Recent years took cybersecurity to a new level — digital transformation, migration to the cloud environments, and remote work became the synonyms of technological business evolution. The new approach pushed such tech terms as VPN (Virtual Private Network), S(A)SE (Secure (Access) Service Edge), MFA (Multi-Factor Authentication), and many more that turned into essential modern cybersecurity elements.
Zero Trust is one of those most critical terms that already live rent-free in IT managers’ heads. It’s way past the emerging buzzword stage — now, Zero Trust is a security model that dictates organizational cybersecurity strategies and general security approaches.
But how influential is the Zero Trust model? What’s its role in the near future and its place in a broader picture of cybersecurity? Let’s take a look at what trends to expect in the Zero Trust department.
Password is dead; long live Zero Trust?!
The new cybersecurity era will likely be marked by another iconic moment in the digital age. Rumor has it that we will be done with the passwords in 2023. Hard to say if it’s true, but passwords as single-factor authentication are outdated in the context of the current cybersecurity landscape.
Lost or stolen credentials surge black markets imposing risk to data security. A glance at the high numbers of the latest data breaches of 2022:
Slash Next reports 255 million phishing-related attacks in 6 months — a 61% increase compared to 2021.
According to Verizon, weak or stolen passwords contributed to 81% of hacking-related data breaches. 82% of breaches were triggered by human error (including social engineering attacks).
Nvidia suffered an attack and lost the credentials (email addresses and Windows password hashes) of 71,000 employees.
Keeping in mind that 73% of employees recycle the same personal passwords for work-related accounts - NordLayer’s research about bad cybersecurity habits concluded weak passwords as one of the top vulnerabilities of organization security - the number of leaked personal credentials is a huge red flag for organizations.
Despite education and targeted reminders of password hygiene, more than half (59%) of workers tend to reuse passwords while being familiar with existing risks.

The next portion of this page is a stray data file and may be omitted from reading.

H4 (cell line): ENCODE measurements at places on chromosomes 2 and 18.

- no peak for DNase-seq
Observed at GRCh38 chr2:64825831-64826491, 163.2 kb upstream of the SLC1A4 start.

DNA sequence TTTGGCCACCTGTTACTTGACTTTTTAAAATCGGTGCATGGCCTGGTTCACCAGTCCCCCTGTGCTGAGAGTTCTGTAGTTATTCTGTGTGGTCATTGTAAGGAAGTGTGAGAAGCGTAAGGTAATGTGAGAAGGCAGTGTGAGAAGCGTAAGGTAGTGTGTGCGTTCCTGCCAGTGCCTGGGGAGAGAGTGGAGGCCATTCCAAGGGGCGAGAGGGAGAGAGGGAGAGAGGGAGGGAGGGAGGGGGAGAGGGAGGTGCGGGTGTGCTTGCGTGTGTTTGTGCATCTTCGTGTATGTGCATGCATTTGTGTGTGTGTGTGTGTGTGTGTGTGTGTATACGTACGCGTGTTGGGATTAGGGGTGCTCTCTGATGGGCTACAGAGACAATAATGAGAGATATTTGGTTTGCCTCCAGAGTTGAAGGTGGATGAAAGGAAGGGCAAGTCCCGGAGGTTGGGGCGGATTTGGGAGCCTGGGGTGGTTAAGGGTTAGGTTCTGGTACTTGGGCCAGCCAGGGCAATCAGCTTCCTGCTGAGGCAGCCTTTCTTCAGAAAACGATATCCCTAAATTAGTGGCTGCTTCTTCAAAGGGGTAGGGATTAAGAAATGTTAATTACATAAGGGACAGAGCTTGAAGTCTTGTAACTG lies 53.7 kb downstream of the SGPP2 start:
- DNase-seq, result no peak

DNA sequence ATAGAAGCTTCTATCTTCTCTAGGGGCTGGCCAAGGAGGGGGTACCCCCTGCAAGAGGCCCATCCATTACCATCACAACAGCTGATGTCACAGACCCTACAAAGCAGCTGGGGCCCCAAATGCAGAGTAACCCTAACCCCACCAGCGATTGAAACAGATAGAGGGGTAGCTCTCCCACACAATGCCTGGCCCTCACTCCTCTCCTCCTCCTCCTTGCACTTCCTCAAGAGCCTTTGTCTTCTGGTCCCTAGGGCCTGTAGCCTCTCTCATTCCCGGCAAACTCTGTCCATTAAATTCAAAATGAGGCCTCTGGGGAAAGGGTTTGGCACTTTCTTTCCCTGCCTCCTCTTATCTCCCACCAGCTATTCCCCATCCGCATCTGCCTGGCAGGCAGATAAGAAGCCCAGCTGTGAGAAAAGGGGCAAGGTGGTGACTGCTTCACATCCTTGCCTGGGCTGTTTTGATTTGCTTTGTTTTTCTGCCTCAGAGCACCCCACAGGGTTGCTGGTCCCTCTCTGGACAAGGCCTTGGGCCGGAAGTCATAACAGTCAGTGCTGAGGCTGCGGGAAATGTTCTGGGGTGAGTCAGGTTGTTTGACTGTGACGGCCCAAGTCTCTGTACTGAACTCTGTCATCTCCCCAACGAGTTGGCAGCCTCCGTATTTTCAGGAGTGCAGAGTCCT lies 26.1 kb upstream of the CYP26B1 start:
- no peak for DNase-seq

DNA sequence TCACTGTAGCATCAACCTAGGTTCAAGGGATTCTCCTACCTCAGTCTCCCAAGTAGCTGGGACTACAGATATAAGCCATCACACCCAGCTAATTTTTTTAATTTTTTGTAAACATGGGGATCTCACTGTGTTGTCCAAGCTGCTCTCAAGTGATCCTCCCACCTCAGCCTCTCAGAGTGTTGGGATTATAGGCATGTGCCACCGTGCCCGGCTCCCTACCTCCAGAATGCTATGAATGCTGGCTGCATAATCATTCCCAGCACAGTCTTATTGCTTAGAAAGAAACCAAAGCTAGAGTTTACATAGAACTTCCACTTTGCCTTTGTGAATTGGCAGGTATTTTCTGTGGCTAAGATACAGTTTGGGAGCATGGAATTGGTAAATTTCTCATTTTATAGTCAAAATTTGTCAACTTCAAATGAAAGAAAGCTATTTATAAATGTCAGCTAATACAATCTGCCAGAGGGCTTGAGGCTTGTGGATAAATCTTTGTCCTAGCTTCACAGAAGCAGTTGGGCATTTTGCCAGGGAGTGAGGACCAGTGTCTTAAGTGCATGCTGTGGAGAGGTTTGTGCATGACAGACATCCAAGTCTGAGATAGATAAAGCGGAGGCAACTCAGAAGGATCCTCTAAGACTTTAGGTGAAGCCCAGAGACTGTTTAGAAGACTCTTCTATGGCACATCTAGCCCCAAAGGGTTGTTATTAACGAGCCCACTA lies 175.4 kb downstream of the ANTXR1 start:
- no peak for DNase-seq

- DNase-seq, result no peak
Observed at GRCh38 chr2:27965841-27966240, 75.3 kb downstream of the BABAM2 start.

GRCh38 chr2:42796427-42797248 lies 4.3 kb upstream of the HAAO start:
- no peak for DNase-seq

The remaining high data breach statistics only confirm the insufficiency of current actions regarding securing credentials and company data accordingly.
The Zero Trust mindset to ‘trust none; verify all’ is a straightforward change for companies to dismiss careless passwords from their systems and elevate security levels effectively.
A quick recap: ZT, ZTA, and ZTNA
Zero Trust (ZT) is a trust algorithm that ensures resources within specific networks can be accessed only by verified endpoints — devices or users. Yet when discussing cybersecurity, additional concepts of Zero Trust Architecture (ZTA) and Zero Trust Network Access (ZTNA) emerge — what’s the difference?
An easy way to differentiate Zero Trust, Zero Trust Architecture, and ZTNA is to define Zero Trust as the driving idea, model, or mindset that puts the theoretical foundation for the application of the method.
The Zero Trust principle turns attention to the main focus points:
Make sure to check and verify every endpoint connection request to the network.
Solely job-mandatory access rights must be granted to perform role objectives.
Plan for the maximum constraint of user movement in the network in case of a breach.
Zero Trust Architecture is a practical application of the Zero Trust approach when building security policies and IT infrastructure as if there was no traditional perimeter. ZTA combines and implements solutions for:
ZTNA is a segment of Zero Trust Architecture that provides a solution to trusted-only application access. ZTNA is integral to the SASE and SSE frameworks for establishing security in remote cloud environments.
What changes does Zero Trust employ: ZTNA's focus
Instead of discussing Zero Trust at theoretical levels, it’s beneficial to investigate ZTNA to understand what changes it suggests and how companies apply them.
According to Statista, the most common solution organizations used to enable Zero Trust segmentation in 2021 was ZTNA. Identity, Credential, and Access Management followed it.
The popularity of ZTNA comes from its adoption as a more efficient identity- and context-supported solution for controlling increasing attack surfaces in hybrid environments.
As ZK Research indicates, VPN was a go-to solution to manage and protect companies’ IT perimeters. However, VPN performance and security fallbacks brought by backhauling network traffic and open network access make it refer to VPN as a remote work solution only as a temporary one.